Please world, no more

Yesterday morning the Teen turned on the television and sat glued to it. Nothing strange about that in itself but this time she wasn’t watching Dance Moms or Channel V.
No. What was playing out was a real-time, real life situation in the heart of Sydney.
A place we visited not more than a few months ago.
In the midst of preparing my juices for the day, I wandered over to the TV to have a look. At that time they showed an image of two woman hostages with their faces pressed against the window of the Lindt store. The fear on their faces made me cry.
I had to walk away.
Thankfully, family issues forced us away from the news coverage for the rest of the day as I couldn’t stand watching it but the Teen and the GG did.
When we got home, I looked at FB to find the feed filled confusion, hate, racism and armchair experts. Since I already had a headache, I shut it down and took my headache to bed only to awake this morning to more hate, racism and further opinions from armchair experts.
This has caused my heart to ache even further.
I was involved in an armed hold up once. It was frightening and impacted my life in such a way that I can still see it in my minds eye as if it only occurred yesterday. I shudder to think what is going on now in the minds of those who came through the hostage drama yesterday with their lives.
I don’t want to listen to some ‘expert’ brought in by the news crews to speak on this. I don’t want to know if the police could have handled it any differently.
What I do want to know is whether these people are receiving the expert assistance that they require right now?
Are they being told that they are loved?
Is there someone to sit beside them and hold them when they wake in the night trembling and crying from the images that haunt their sleep as well as their waking hours?
Have the news crews forgotten that these are real people who have suffered an incredibly frightening experience?

Sadly, the world’s media are going to focus on the gunman/hostage taker and what he stood for. They are going to delve into his police record and query why he was out on the streets. They will look at his religion and political leanings. They are going to look for a scapegoat. Someone or something to blame.
It is telling that there was only one reporter I saw on Channel 7 yesterday who said “I have no idea what the poor people inside are going through. I feel for them.”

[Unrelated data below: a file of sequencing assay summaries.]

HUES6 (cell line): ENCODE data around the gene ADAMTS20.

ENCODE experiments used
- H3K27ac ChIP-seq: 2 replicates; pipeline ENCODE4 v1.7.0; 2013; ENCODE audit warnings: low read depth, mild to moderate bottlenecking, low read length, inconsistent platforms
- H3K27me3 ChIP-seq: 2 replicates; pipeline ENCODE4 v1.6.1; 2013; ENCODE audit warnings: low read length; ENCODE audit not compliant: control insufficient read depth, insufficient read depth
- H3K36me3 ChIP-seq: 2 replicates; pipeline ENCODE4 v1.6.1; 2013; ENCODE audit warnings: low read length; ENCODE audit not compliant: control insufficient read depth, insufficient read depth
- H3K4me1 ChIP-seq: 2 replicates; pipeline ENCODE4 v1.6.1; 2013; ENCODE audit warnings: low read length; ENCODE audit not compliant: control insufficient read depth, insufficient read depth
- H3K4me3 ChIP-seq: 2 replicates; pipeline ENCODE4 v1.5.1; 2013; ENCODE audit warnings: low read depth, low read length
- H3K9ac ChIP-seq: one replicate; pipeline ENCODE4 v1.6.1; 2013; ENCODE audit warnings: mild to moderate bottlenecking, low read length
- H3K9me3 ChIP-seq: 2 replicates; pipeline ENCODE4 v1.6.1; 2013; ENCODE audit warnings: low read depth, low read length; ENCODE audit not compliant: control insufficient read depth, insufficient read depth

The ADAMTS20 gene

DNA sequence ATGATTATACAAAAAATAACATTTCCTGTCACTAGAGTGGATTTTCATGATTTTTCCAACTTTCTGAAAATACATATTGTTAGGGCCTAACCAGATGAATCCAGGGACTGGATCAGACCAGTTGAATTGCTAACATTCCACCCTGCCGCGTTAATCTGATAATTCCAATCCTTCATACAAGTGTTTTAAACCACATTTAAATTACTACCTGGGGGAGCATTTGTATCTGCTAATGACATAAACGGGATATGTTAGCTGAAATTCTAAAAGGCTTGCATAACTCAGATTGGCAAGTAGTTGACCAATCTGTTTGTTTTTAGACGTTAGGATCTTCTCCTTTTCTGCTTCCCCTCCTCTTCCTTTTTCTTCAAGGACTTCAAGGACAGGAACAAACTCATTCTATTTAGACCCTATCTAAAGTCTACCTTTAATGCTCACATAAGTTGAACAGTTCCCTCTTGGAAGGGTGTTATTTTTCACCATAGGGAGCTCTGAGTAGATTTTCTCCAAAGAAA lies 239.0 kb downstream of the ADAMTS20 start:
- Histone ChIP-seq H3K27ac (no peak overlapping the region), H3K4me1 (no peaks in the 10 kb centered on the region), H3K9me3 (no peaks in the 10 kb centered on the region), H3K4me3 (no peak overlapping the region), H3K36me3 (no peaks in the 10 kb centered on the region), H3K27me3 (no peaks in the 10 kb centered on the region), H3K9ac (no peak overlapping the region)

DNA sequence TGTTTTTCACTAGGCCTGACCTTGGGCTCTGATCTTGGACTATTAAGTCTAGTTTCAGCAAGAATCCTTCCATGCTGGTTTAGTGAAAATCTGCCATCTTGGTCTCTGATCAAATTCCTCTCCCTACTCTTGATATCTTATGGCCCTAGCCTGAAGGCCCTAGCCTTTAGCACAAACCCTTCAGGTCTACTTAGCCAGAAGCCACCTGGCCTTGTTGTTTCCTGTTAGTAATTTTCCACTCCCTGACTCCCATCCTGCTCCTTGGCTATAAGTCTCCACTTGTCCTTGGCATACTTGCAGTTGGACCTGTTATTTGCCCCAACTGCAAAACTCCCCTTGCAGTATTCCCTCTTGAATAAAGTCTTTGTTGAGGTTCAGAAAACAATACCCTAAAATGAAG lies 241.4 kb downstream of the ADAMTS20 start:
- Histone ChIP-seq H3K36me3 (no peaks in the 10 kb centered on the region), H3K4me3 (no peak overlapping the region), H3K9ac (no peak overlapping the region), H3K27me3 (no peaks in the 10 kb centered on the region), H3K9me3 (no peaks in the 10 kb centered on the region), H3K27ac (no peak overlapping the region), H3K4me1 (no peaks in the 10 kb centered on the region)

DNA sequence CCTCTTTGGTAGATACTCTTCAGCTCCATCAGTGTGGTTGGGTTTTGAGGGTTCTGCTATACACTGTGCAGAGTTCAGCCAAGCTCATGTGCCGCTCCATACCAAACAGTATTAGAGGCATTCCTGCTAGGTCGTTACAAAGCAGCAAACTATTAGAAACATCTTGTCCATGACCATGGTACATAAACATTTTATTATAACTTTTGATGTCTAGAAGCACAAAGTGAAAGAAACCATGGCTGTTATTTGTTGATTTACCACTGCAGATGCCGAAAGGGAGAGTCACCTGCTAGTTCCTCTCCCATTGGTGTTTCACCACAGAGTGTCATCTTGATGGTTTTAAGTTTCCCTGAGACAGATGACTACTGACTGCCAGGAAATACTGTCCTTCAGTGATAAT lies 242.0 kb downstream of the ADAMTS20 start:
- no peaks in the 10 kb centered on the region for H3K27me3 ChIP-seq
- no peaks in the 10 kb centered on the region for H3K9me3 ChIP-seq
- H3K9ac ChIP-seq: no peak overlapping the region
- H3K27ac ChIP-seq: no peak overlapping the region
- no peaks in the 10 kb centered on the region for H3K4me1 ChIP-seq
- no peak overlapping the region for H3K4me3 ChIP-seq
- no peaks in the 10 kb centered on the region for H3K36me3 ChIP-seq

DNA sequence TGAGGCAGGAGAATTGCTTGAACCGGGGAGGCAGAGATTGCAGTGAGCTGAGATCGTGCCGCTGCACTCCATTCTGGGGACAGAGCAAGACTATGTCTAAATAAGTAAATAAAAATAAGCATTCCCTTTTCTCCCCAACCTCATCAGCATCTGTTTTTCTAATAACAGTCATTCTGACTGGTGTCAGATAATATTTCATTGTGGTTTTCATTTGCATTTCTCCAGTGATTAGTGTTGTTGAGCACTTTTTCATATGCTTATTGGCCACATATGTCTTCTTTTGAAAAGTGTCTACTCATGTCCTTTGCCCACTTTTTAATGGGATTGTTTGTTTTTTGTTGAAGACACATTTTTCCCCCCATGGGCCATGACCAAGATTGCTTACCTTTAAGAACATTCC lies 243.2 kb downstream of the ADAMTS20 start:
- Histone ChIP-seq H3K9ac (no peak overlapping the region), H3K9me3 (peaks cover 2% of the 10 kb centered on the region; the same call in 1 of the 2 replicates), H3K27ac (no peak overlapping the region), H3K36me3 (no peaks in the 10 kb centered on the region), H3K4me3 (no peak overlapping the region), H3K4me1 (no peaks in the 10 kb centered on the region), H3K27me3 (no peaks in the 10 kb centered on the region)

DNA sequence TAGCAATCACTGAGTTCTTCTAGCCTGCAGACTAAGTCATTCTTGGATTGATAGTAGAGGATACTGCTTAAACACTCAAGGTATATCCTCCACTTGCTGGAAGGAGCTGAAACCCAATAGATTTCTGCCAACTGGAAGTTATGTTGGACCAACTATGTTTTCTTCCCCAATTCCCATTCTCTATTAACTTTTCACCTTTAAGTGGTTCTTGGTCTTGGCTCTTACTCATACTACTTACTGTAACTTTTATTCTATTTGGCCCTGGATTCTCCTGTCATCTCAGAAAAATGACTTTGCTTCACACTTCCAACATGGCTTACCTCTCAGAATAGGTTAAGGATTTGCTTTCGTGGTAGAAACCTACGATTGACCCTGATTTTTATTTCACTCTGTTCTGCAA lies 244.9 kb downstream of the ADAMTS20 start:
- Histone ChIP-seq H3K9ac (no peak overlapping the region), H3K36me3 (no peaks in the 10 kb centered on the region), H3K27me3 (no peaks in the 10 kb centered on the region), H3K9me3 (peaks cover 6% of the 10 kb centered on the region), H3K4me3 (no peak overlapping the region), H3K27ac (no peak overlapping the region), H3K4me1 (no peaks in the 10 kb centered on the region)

And what about those not directly involved but who are still impacted by it?
The perpetrator of this crime has a family. Are they receiving the assistance that they require? I have seen calls on social media for his family to be killed along with him!
Is that really the society that we have now? That we have lost the capacity for human kindness and decency?

There are no winners in the situation that occurred yesterday.
Not the victims. Not the emergency service personnel. Not politicians. Not the families of the victims. Not the perpetrator.

I think people forget that we are all human beings and that we all have the same coloured blood running through our veins.
I pray for compassion in this crazy world.


37 thoughts on “Please world, no more

    1. I wish I could hold each and every one of those hostages that were released and let them know that the world is still a beautiful place. Sadly, they won’t feel that way for a little while.


  1. Oh yes – the media in the States focuses on the negative of the world, passing over all the good things and people. Media stinks everywhere. Hope you feel better.


  2. Gosh, I wish I had something other than what a great post, but I didn’t know about it until late last night when my son said something. I wish the world were more compassionate, and the news media would actually listen to what they are saying, and stop over analyzing each and every movement, or motive.


    1. The media got it so wrong so many times because of their constant ‘live’ coverage and replays of different things.